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11 September 2006 by Emmanuel Chicon and Benjamin Bibas

Four years ago, on September 19, 2002, an aborted coup d'état attempt plunged Côte d'Ivoire into civil war and political violence. In October 2003, Ivorian president Laurent Gbagbo sent a document to The Hague acknowledging the International Criminal Court's (ICC) jurisdiction over the crimes committed in Côte d'Ivoire since September 2002. The Court finally confirmed the existence of this document in February 2005. However, one and a half years later, and despite several detailed investigations by the UN and NGOs, the ICC prosecutor is "still questioning whether crimes were committed, analyzing the issues of jurisdiction and admissibility, and trying to determine whether the interests of justice would be served by opening an investigation," according to the ICC's report to the UN Assembly General in August.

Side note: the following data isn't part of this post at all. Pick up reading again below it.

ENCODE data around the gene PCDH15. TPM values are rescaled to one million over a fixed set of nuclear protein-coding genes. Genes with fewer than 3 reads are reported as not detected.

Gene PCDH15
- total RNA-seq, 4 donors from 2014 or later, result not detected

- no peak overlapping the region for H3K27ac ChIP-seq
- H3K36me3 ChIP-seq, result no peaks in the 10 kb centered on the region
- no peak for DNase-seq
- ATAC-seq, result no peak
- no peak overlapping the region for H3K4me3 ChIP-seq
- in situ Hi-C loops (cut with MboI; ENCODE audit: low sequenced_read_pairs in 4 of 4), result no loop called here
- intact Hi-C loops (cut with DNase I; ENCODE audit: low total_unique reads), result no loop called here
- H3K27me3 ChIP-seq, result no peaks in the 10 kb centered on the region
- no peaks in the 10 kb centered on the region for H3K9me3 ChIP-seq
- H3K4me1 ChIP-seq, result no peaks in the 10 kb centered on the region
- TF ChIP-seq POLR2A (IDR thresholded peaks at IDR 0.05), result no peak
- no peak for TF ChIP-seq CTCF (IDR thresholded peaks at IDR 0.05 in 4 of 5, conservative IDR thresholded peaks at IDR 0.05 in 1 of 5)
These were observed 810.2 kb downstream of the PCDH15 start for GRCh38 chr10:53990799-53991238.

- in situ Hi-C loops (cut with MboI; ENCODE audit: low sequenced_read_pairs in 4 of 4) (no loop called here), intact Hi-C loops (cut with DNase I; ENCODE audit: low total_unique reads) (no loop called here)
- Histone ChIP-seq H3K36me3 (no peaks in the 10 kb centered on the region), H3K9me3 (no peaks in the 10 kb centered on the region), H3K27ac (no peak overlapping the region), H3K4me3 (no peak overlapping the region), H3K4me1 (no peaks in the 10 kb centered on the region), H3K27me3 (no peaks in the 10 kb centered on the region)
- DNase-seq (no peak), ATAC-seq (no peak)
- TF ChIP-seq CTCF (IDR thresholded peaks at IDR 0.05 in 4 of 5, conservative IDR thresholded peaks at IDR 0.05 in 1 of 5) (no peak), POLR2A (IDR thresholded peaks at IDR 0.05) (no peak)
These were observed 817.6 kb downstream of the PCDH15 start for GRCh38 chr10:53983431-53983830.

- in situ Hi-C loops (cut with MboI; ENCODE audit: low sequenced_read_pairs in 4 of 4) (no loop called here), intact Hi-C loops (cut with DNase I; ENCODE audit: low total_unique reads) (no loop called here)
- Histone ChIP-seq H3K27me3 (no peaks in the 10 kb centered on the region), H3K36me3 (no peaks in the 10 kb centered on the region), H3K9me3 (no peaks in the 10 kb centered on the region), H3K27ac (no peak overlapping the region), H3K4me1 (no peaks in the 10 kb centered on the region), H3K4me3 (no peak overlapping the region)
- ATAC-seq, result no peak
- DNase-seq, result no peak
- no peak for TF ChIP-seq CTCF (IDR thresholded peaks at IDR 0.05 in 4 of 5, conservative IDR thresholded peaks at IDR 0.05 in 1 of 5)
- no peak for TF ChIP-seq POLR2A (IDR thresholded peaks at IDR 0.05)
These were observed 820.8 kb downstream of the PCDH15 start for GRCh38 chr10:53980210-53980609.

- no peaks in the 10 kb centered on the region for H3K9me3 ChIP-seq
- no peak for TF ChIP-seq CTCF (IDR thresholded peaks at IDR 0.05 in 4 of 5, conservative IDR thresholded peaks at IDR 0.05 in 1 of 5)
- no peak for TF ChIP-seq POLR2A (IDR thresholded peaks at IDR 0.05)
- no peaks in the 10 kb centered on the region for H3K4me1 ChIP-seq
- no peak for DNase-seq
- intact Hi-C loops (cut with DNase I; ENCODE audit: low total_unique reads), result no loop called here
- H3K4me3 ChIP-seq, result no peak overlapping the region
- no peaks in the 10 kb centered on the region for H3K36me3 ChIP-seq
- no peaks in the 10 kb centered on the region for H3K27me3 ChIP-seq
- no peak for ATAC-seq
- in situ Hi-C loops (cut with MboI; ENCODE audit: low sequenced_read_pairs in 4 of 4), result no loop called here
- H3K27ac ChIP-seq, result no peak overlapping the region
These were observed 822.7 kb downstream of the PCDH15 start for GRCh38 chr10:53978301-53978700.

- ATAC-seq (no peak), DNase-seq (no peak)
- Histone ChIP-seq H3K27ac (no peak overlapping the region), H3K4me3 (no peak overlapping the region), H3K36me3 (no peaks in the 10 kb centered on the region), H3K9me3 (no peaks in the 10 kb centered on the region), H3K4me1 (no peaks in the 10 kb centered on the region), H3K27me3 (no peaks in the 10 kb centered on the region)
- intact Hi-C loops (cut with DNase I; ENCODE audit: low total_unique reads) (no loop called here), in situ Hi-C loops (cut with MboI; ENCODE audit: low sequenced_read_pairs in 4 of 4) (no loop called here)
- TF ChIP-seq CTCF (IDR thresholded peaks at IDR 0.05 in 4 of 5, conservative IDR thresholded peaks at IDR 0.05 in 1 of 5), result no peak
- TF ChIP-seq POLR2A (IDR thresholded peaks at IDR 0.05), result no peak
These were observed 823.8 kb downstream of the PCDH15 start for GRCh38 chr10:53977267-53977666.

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04 April 2014 by Blake Evans-Pritchard, The Hague (The Netherlands)

Will the evidence be sufficient this time? After a series of hearings last year, the International Criminal Court (ICC) judges told the prosecution to think again. The central challenge is how to establish, more convincingly than a year ago, 'the absolute authority' that former president Laurent Gbagbo allegedly exerted over the Ivorian security forces. 

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